How To Make Hosted Web Security Services Work

Outsourcing Web security functions sounds good on paper, but how do you make hosted services work in your organization? A new Dark Reading report offers some answers
[Excerpted from "Hosted Web Security Services: Block Malware Before Your Border," a new report published today in Dark Reading's Security Services Tech Center.]

If the spread of Web-borne malware and the threat of other Internet attacks has you wondering what to do next, then there is one option you should consider:

Get somebody else to do it for you.

In today's struggling economy, it's no surprise that lower upfront and operational costs are making hosted Web security attractive to resource-strapped organizations. The broad availability of services and advanced features like data loss prevention (DLP) also help differentiate vendors in this market.

The biggest advantage of these services, however, is the ability to stop malware before it ever reaches your corporate network -- a benefit that could save you tens to hundreds of thousands of dollars by avoiding lost productivity, IT labor to clean up malware infection, potential damage to your reputation, and breach notification costs.

If you haven't evaluated hosted Web security services lately, they've evolved greatly from the basic URL filtering model of a few years ago. Today's offerings include advanced features like advanced anti-malware capabilities and vulnerability detection.

Companies are also benefiting from the nature of cloud services in that updates can be applied immediately to all customers and do not require time-consuming efforts to push fixes to individual desktops. Likewise, location does not matter -- users working from home or abroad receive the same protection as those located in the corporate headquarters.

All is not necessarily sunny when outsourcing to a cloud-based Web security service, however. Concerns over privacy, downtime, and latency will impact the decision to move from a traditional security appliance to a software-as-a-service (SaaS) model. Vendors with strong service-level agreements and multiple, secure data centers around the world can help alleviate those concerns, making the transition -- and selection of a service provider -- easier.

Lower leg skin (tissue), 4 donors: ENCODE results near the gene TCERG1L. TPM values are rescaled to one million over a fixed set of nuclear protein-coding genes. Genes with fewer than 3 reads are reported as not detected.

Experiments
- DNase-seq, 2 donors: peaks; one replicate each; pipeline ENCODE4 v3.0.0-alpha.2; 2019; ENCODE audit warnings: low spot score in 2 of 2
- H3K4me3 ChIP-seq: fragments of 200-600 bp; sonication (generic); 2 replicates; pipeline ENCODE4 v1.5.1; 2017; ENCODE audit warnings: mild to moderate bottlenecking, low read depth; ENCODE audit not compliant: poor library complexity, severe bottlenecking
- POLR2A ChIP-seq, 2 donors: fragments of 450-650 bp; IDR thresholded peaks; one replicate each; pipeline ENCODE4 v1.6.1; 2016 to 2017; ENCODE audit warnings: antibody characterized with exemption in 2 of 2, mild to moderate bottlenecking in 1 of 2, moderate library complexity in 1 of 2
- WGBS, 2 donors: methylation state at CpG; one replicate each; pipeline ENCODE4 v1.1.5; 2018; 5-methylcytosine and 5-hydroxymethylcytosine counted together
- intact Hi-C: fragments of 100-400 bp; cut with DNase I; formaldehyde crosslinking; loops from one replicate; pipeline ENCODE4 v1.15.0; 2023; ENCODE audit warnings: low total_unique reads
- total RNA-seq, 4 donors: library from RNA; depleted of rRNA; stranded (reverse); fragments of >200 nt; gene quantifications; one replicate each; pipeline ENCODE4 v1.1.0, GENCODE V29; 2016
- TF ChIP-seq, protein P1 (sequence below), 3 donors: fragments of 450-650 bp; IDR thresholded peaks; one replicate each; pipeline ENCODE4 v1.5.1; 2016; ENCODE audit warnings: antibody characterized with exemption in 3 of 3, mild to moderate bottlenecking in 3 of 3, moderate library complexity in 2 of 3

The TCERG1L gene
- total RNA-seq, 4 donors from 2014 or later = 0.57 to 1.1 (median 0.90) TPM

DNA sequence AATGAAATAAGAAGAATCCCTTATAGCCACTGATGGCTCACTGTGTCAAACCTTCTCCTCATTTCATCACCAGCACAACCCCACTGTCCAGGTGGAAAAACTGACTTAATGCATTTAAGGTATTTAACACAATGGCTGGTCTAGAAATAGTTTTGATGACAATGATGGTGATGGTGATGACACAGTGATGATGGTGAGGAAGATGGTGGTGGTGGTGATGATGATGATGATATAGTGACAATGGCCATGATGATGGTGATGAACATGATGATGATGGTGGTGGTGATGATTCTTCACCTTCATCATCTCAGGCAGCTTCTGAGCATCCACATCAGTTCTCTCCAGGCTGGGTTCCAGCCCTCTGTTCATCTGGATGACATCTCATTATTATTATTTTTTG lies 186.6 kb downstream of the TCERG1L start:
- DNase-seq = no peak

Choosing a hosted Web security service provider can be a bit daunting given how many offerings are now available. Providers run the gamut from your typical pure-play pioneer, like ScanSafe, to well-established email security service providers that have complemented their email offerings by adding Web security to the mix.

Vendors of traditional Web security appliances have also entered the SaaS market to stay relevant as more companies seek to outsource security where it makes sense. Last but not least are the big-name security vendors that have purchased Web security SaaS companies, including McAfee (MXLogic), Symantec (MessageLabs), and Barracuda Networks (Purewire).

Just as the origins of Web security service vendors can vary, so can the features. At a minimum, each should provide the following basic functionality. Be aware that the depth and granularity of support for each feature can -- and generally does -- vary among vendors, so be sure to decide which capabilities are most important for your company as you interview providers and narrow down your shortlist.

To read the full list of features you should evaluate in a hosted Web security service -- and to get detailed advice on how to evaluate and engage such services -- please download "Hosted Web Security Services: Block Malware Before Your Border".

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